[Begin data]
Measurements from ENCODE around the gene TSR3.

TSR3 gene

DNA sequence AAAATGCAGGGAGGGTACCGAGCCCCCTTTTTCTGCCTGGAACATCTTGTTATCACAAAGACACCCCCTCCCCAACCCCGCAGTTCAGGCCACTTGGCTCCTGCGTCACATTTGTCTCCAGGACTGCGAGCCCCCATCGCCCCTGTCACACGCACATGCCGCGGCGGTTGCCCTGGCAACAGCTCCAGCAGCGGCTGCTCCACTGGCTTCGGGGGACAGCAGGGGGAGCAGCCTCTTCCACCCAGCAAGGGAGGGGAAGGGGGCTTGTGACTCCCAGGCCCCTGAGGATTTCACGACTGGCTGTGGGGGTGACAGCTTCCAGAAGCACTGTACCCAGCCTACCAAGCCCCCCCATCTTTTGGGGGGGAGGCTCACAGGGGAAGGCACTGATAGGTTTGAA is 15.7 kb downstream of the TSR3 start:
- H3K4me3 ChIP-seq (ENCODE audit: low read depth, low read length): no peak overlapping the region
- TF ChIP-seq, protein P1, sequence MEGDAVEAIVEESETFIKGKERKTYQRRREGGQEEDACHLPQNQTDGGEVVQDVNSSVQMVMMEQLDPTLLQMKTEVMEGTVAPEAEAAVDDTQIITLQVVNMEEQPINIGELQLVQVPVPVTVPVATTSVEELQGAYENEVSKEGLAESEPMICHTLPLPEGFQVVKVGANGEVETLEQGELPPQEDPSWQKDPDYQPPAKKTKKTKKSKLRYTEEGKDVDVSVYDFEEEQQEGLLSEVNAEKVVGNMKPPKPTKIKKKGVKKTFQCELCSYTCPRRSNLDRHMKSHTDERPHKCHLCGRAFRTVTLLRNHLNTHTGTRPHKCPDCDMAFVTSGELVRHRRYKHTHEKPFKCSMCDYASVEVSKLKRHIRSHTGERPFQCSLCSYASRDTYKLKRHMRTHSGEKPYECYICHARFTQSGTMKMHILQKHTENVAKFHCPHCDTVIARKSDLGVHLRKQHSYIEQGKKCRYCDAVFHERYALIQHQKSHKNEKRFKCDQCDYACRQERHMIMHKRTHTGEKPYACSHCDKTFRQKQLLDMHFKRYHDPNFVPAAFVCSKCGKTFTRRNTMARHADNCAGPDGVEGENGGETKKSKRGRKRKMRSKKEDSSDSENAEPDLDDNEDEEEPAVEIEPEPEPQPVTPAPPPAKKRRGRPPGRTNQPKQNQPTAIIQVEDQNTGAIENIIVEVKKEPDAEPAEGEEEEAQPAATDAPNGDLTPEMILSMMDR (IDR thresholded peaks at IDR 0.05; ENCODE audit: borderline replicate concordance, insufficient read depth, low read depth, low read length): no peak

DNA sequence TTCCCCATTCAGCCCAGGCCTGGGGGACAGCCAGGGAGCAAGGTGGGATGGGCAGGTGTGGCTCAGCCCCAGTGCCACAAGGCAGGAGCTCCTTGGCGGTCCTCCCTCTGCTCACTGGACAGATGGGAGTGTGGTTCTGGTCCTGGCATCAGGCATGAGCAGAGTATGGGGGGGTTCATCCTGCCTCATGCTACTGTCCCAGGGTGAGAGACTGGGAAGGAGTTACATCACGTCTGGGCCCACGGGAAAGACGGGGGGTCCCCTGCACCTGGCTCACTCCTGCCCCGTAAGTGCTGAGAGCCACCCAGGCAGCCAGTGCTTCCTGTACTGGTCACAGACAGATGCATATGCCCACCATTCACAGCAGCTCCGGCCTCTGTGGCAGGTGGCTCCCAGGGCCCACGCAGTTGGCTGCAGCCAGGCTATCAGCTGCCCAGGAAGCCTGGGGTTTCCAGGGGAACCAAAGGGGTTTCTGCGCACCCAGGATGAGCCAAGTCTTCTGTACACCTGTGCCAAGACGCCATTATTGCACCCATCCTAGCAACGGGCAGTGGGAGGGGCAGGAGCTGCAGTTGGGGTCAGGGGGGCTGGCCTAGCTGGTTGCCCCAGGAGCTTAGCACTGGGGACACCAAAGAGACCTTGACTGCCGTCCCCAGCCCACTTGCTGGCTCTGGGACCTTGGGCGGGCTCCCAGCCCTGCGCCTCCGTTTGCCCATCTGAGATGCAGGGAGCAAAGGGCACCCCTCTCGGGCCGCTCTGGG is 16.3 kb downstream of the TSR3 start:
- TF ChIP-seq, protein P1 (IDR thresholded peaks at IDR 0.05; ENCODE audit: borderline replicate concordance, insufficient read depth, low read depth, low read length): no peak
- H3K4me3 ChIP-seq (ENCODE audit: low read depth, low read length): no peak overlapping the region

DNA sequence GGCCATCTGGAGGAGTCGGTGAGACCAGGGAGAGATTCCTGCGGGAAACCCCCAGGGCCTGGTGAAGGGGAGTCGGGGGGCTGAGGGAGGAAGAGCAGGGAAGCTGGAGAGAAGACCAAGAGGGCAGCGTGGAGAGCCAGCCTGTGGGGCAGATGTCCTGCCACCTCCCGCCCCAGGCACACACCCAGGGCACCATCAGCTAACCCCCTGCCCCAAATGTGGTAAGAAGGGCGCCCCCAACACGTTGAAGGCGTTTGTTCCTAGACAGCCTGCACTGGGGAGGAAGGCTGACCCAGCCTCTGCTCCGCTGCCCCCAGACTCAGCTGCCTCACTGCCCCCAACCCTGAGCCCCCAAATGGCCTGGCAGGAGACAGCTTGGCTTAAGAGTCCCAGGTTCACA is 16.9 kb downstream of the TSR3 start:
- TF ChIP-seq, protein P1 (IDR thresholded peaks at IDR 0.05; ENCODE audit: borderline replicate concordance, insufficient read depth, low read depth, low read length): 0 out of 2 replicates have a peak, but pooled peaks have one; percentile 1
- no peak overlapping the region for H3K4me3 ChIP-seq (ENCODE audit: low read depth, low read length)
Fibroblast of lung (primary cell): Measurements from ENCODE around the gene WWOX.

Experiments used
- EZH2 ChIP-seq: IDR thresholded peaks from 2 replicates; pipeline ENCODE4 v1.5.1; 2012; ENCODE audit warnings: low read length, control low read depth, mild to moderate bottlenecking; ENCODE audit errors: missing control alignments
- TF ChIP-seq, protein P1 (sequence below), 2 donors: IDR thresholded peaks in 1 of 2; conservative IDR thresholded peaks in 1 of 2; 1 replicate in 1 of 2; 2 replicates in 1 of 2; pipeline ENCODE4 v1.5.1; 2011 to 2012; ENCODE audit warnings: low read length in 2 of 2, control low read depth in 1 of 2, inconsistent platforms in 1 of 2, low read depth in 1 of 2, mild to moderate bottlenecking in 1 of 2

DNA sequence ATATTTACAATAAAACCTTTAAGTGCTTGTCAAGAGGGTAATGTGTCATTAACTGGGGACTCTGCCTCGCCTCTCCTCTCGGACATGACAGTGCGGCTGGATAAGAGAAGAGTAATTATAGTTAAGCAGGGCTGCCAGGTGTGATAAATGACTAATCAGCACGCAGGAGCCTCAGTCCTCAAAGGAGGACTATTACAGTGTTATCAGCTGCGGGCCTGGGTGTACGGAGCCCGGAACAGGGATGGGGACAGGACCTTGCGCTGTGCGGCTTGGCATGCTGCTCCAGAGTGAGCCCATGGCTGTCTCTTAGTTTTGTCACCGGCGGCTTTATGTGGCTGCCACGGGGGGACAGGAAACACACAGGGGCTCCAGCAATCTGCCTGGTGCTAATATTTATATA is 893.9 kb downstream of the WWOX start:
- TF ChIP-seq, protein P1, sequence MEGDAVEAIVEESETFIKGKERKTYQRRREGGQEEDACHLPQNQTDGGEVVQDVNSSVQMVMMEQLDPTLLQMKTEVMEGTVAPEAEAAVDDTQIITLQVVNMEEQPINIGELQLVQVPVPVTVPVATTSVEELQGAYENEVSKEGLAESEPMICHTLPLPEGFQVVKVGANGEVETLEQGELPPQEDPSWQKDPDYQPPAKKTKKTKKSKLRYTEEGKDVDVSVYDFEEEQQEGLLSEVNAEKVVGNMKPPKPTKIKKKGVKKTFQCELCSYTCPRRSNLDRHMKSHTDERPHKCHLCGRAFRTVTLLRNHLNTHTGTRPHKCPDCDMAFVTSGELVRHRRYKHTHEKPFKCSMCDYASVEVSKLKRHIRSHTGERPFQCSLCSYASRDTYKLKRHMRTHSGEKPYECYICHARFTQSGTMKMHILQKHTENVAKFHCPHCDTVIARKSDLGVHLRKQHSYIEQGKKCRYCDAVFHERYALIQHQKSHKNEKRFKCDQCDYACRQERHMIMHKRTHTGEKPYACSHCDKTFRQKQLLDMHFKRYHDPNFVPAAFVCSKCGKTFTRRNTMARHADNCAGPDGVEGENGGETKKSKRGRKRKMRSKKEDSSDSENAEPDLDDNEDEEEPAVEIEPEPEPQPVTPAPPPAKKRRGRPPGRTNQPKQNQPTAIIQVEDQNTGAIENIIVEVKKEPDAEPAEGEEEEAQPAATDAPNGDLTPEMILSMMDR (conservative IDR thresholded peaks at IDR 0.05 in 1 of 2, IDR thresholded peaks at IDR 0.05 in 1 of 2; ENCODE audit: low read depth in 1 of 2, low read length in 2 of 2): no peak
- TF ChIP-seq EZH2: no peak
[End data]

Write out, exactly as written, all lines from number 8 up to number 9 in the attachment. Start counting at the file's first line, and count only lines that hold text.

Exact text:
- H3K4me3 ChIP-seq (ENCODE audit: low read depth, low read length): no peak overlapping the region

DNA sequence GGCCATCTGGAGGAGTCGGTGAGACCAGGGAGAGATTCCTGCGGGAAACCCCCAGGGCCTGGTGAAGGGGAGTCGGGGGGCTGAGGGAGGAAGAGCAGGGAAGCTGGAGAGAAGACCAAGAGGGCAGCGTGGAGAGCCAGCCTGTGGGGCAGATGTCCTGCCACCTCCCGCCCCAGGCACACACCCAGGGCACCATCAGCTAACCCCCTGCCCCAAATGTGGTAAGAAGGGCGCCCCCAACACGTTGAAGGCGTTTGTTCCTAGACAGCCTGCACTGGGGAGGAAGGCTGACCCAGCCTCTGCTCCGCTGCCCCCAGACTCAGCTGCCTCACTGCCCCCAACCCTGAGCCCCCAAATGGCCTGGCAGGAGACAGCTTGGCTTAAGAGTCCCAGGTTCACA is 16.9 kb downstream of the TSR3 start: